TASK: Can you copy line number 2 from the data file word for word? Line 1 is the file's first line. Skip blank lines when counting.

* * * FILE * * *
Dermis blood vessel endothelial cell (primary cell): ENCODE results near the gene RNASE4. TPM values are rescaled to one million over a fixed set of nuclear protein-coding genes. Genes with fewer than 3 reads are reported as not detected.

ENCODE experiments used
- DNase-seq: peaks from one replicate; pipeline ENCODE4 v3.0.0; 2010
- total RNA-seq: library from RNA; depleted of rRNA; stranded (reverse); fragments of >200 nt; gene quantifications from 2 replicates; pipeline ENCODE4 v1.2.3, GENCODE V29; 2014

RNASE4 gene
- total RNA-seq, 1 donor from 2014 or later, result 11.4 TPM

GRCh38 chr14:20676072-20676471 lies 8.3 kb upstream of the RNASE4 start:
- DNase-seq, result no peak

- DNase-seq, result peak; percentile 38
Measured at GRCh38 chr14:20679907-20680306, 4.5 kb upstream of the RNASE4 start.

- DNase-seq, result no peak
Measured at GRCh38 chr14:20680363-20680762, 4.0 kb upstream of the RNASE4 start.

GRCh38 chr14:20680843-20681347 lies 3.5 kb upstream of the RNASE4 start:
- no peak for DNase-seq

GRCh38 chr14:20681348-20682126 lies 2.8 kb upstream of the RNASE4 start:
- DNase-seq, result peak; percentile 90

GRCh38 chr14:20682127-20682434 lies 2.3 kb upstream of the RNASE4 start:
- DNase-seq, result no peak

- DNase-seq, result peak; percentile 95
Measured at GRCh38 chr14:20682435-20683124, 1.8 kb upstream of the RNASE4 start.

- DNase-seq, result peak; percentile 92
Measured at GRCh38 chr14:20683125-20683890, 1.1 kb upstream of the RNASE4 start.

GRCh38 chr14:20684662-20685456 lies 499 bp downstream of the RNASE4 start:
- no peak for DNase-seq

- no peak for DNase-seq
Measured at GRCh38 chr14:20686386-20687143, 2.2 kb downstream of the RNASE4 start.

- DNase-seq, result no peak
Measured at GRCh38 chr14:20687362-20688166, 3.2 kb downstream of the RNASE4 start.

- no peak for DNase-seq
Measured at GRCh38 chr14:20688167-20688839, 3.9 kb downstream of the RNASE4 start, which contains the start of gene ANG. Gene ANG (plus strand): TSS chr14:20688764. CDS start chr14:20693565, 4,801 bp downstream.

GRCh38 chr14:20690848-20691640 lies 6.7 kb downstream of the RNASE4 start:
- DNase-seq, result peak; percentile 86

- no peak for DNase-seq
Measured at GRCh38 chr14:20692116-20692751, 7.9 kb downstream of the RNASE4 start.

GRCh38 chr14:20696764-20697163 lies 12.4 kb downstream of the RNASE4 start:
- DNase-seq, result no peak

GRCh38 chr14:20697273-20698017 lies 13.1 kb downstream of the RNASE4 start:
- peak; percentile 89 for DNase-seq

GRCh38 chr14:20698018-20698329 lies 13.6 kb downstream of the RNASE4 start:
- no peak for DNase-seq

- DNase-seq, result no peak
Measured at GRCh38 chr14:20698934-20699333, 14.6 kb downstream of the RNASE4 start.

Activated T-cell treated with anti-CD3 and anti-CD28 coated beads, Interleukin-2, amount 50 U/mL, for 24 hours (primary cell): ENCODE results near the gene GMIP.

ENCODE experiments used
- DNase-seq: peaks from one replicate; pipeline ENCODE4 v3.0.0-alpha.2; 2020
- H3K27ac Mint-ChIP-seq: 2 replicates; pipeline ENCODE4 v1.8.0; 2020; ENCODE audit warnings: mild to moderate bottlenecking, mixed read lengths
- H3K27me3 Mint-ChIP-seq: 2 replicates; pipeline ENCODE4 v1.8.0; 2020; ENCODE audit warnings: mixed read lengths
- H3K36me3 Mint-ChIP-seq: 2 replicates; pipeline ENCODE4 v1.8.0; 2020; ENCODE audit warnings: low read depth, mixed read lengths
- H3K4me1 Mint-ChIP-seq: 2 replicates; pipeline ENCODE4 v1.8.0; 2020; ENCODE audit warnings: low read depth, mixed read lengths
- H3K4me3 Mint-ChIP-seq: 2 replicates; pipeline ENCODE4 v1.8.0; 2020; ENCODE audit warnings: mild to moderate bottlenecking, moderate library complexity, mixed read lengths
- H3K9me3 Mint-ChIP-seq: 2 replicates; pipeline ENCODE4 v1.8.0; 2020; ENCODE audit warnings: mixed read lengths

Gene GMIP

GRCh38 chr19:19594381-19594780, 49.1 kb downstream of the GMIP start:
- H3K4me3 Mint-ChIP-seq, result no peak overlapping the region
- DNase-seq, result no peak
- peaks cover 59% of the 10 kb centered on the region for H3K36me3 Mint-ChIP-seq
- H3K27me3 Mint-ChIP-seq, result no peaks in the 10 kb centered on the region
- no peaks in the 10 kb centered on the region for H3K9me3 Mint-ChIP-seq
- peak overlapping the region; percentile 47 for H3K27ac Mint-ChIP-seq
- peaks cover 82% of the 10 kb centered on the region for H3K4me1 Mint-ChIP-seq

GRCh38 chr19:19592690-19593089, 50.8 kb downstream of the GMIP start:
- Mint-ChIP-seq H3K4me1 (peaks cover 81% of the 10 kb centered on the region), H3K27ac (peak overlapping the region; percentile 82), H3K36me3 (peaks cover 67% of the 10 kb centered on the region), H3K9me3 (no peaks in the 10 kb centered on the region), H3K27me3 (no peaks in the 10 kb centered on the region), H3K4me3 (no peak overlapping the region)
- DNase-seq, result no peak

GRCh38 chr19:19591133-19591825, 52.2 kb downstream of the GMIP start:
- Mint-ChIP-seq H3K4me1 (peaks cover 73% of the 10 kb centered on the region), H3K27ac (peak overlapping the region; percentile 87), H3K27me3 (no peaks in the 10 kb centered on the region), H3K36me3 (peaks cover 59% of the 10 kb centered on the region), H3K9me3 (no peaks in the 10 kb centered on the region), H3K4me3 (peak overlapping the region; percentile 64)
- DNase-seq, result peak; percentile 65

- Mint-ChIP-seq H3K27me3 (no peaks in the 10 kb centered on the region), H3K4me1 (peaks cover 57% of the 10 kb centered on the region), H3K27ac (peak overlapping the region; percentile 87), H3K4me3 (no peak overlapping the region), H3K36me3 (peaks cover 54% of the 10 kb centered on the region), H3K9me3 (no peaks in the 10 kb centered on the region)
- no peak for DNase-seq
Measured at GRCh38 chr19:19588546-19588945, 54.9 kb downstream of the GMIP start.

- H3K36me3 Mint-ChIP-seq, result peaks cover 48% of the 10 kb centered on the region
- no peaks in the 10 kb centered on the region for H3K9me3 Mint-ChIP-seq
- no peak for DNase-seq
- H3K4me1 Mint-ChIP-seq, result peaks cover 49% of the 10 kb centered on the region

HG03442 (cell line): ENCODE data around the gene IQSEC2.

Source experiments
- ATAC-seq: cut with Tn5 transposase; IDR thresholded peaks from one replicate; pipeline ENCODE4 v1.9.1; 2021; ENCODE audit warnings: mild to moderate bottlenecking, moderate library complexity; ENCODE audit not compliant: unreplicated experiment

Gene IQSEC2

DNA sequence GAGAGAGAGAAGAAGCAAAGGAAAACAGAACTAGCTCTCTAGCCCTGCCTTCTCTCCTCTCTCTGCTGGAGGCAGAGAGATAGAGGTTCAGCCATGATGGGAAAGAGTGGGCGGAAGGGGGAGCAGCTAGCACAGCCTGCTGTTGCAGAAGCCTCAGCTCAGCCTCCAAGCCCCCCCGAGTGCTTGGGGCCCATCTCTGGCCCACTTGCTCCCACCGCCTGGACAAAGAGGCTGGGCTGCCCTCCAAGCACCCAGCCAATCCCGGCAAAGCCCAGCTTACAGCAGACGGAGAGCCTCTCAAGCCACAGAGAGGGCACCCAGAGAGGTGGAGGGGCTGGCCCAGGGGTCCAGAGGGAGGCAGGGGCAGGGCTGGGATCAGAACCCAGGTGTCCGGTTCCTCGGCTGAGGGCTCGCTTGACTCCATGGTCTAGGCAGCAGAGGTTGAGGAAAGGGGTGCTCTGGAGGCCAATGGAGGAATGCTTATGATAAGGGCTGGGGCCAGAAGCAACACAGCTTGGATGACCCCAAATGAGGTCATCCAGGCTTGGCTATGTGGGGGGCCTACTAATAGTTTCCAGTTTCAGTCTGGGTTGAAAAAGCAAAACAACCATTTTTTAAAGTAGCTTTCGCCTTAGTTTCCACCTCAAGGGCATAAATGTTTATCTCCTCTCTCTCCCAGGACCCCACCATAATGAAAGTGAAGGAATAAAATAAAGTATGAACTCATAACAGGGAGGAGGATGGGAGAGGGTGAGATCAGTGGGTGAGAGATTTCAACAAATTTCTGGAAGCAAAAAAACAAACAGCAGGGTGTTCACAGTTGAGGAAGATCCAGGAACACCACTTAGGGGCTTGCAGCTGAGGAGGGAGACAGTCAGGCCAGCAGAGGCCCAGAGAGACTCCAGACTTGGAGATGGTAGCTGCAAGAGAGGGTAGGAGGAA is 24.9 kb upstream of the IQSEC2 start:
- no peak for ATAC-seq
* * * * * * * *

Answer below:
ENCODE experiments used